Yates McKendree

Recording and Touring Artist
Yates plays the B-3/Sk-1

Yates McKendree was born surrounded by music. Before he could even talk he would gravitate to his Dad’s Hammond B3 in the living room and sit happily underneath for entertainment. By the age of two he was picking out melodies on the piano and organ. It seemed he was living and breathing music, often turning everyday objects (washer and dryer, forks and spoons, pots and pans…even the railings of the staircase!) spontaneously into musical instruments. His constant humming of a melody at the age of four earned him his first songwriting credit for the instrumental, “Mr. Boo”, from his father, Kevin McKendree’s 2004 release, “Hammers & Strings”.

By the time Yates was in kindergarten, he was sitting in on drums with his Dad’s trio. He had developed a love for the music of Jimmy McGriff, James Booker, Billy Preston and Booker T. & The MGs, and was now playing quite competently in those styles….on piano, organ, drums, guitar and bass!

As he was growing up he had many opportunities to perform for and with some of music’s best and biggest stars. He played a rockin’ boogie on the piano for Little Richard, who declared “Oooooh, that’s hard to do! I’m gonna call you ‘piano boy’!” He earned a standing ovation at the Tennessee Theatre in Knoxville, TN when John Oates featured him on a portion of his show.  He also earned a standing ovation at the New Orleans Jazz & Heritage Festival when Delbert McClinton featured him on his set. Most recently, he was featured with his father on the Don Imus television and radio show.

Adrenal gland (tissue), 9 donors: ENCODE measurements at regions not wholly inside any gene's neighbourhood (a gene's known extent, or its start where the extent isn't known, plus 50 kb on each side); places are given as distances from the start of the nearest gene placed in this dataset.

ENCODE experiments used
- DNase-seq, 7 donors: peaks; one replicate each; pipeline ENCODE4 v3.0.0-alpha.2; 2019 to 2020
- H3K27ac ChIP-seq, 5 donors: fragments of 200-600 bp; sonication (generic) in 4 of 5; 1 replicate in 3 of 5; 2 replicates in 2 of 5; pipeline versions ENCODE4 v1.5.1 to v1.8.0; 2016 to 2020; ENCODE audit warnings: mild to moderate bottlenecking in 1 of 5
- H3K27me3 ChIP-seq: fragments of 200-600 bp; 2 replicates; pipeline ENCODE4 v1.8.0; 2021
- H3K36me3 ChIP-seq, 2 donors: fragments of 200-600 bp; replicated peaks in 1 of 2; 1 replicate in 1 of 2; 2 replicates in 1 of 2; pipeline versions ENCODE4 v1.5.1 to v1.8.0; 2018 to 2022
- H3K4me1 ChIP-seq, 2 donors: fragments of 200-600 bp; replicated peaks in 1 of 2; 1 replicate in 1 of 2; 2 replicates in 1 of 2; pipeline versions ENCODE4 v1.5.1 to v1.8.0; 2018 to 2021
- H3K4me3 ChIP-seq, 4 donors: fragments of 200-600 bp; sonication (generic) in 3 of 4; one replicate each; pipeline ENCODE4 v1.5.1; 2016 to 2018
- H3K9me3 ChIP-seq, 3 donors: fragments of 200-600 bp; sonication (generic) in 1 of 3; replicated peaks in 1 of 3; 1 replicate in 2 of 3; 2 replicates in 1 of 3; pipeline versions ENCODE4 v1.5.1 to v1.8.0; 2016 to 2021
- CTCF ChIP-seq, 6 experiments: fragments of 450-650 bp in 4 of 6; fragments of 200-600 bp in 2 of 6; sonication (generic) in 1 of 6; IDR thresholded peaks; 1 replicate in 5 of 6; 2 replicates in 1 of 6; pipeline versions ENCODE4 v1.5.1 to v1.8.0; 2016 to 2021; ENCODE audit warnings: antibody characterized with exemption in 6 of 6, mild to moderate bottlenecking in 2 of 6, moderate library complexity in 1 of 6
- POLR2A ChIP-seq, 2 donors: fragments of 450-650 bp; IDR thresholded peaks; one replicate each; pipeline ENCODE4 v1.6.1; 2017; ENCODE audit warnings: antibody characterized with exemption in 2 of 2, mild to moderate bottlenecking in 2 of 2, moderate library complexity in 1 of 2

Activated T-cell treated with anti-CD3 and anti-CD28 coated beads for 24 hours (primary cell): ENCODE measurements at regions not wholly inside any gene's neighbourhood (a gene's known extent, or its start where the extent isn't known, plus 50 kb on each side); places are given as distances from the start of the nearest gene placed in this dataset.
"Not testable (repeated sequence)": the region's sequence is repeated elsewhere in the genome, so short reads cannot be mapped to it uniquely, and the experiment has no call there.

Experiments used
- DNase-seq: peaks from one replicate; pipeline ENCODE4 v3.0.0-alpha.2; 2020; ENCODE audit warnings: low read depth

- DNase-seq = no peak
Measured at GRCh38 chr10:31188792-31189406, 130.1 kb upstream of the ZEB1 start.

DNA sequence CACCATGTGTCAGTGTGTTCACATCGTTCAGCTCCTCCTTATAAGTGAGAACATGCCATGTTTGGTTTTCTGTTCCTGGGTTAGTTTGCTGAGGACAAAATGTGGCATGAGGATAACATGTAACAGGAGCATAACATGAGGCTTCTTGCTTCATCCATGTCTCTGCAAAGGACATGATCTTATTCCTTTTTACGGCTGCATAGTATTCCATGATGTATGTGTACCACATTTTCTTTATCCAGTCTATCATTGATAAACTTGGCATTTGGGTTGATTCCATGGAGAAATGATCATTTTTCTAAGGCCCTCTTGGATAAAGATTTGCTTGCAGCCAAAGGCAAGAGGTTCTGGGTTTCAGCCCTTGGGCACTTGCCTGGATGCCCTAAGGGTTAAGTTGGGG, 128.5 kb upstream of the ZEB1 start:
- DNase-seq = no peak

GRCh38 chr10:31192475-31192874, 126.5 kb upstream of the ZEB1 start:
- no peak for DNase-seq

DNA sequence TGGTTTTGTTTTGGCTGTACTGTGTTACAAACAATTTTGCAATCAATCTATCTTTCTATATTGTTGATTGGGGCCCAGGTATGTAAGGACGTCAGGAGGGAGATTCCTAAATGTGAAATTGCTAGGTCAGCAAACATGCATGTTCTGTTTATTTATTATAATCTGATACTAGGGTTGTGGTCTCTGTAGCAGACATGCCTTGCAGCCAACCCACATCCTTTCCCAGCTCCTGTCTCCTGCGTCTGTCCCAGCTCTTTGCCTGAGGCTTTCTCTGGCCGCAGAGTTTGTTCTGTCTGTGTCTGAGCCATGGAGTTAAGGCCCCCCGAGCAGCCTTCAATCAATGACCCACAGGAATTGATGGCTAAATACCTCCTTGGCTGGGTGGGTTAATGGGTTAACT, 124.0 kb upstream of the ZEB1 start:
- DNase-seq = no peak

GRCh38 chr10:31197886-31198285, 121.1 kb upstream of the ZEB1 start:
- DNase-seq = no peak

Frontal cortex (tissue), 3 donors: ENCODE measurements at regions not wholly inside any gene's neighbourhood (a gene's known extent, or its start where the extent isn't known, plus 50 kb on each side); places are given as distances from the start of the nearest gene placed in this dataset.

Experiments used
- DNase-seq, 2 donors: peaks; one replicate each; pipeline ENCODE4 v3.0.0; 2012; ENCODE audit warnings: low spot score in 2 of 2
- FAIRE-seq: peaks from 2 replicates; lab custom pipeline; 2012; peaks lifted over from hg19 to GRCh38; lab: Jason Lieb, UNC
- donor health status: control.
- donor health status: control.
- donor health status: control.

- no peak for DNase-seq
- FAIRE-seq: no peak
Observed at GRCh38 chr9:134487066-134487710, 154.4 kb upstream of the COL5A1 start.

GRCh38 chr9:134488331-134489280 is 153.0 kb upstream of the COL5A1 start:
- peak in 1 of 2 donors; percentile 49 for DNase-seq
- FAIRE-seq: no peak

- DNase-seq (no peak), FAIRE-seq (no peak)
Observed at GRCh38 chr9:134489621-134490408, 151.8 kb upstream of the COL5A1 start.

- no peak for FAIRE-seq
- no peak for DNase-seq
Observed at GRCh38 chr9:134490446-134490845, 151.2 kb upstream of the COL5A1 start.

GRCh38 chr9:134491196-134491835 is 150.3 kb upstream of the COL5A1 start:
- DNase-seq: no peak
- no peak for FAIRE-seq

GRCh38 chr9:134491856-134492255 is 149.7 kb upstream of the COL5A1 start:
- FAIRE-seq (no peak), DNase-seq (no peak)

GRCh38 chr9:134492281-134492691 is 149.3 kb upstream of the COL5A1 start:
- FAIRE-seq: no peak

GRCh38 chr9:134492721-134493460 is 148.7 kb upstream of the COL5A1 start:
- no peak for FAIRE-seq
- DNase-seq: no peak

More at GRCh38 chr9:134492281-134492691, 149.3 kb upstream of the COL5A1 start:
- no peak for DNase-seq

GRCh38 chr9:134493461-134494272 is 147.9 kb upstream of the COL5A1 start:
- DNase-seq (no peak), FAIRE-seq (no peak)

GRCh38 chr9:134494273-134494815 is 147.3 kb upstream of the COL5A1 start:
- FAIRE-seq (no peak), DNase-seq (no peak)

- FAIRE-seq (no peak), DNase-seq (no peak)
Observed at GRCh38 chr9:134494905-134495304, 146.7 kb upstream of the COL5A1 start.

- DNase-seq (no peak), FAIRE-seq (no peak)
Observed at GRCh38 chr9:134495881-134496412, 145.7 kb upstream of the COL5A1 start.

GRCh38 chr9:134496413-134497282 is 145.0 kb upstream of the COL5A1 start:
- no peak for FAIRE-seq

Yates says what he would like to do next is to write and record an album with his Dad. Maybe even tour! With all this talent and support, it’s clear that this 14 year old has a bright, musical future.

“I’m a firm believer in nurturing and encouraging young musicians. None more deserving than Yates McKendree. I met him some years ago when his father and I played together and his unique musicanship, innate talent and decication was obvious from the start. A credit to Hammond for recognizing him and I look forward to following his career into the future.”  John Oates